Sunday, August 11, 2013

Beer-Making, Part 3: Bottling and Bubbling

After two weeks in the primary fermenter and one week in the secondary fermenter (officially called "carboys"), it was time to bottle James' honey blonde beer. We hot-washed and essentially baked the bottles to sterilize them for bottling.

All of these beer bottles in the dishwasher remind me of the Cathedral of Junk!
James found a few more self-topping bottles after we'd run the wash, so he washed them himself using a very cool (if very leaky) bottle-washing attachment for the sink.

Water violence!
At this point, we had to boil two cups of water, then dissolve sugar in that and boil it for another minute, then cool the liquid down to 80 degrees. The sugar's job is to reactivate the yeast. This is what will eventually carbonate the beer.
Enjoying an earlier incarnation of Jamesbeer.
James explained what we had done so far to bring Daphne up to speed, then it was time to move the beer out of the carboy and into the container we were going to use for bottling.

A good pump on the siphon, and we're off! The sugar water was already in the bottom of the bucket.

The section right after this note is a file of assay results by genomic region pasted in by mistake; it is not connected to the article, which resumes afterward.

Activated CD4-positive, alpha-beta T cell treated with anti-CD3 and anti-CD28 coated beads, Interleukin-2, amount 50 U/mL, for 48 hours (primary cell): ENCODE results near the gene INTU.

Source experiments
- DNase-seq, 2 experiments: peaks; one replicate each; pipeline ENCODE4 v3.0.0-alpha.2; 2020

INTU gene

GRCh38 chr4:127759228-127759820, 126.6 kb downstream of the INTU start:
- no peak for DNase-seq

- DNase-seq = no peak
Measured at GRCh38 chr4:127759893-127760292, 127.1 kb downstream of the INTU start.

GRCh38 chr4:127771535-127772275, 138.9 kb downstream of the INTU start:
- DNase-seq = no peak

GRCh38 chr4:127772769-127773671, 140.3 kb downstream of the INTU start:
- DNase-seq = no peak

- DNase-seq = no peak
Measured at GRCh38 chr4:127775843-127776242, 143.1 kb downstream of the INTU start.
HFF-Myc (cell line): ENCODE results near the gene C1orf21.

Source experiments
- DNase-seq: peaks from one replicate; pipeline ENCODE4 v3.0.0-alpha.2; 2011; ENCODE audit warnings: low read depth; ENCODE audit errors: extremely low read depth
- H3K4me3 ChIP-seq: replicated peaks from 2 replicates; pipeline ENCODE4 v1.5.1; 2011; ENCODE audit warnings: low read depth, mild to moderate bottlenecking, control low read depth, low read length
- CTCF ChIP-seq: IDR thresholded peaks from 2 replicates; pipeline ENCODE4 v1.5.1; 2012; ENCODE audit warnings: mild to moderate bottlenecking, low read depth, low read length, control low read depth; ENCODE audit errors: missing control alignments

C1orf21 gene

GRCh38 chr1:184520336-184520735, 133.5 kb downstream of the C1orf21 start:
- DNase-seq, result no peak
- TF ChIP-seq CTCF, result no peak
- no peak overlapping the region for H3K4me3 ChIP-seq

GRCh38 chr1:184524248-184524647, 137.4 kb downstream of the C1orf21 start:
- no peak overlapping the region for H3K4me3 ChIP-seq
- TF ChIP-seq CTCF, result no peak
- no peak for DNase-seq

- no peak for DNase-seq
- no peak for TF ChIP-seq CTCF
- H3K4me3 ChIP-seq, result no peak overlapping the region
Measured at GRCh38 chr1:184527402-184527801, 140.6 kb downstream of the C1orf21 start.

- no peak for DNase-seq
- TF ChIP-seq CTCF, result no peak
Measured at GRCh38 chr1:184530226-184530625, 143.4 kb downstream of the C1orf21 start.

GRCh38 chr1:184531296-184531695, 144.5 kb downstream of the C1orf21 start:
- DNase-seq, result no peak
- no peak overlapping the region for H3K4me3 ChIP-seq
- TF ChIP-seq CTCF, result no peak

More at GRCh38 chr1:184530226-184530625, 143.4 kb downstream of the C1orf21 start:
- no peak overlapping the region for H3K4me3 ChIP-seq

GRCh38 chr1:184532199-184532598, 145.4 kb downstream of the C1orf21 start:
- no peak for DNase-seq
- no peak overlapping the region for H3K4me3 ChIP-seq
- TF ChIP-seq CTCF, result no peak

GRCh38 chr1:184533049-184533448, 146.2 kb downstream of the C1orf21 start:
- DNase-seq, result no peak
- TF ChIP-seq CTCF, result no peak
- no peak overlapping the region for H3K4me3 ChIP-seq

You siphon rather than pour the beer to 1) keep air out of it and 2) keep the yeast at the bottom of the carboy.

Ready for service!
James has a tap for the 5-gallon bucket, and a neat attachment for the end of the tube. The attachment is fitted so that you press it to the bottom of the bottle, and as long as it's depressed to the bottom, it is open. Once the beer reaches the top of the bottle, you pull up on the device, and it closes. When you pull the tube out, it leaves just enough space at the top of the bottle.

Then the non-self-closing bottles have to be capped.

He's working so hard!

Mmm! Yes! I do love me some beer. (This is a lie. I do love my husband and enjoy making things in the kitchen.)

Measuring the specific gravity of a sample, to check the alcohol content of the brew.

Now we just have to wait three weeks or so while the stuff carbonates. James said the flavor has mellowed a lot since a week ago, when it was pretty hoppy. He said now it's getting closer to a light summer beer. We'll see in a few weeks!

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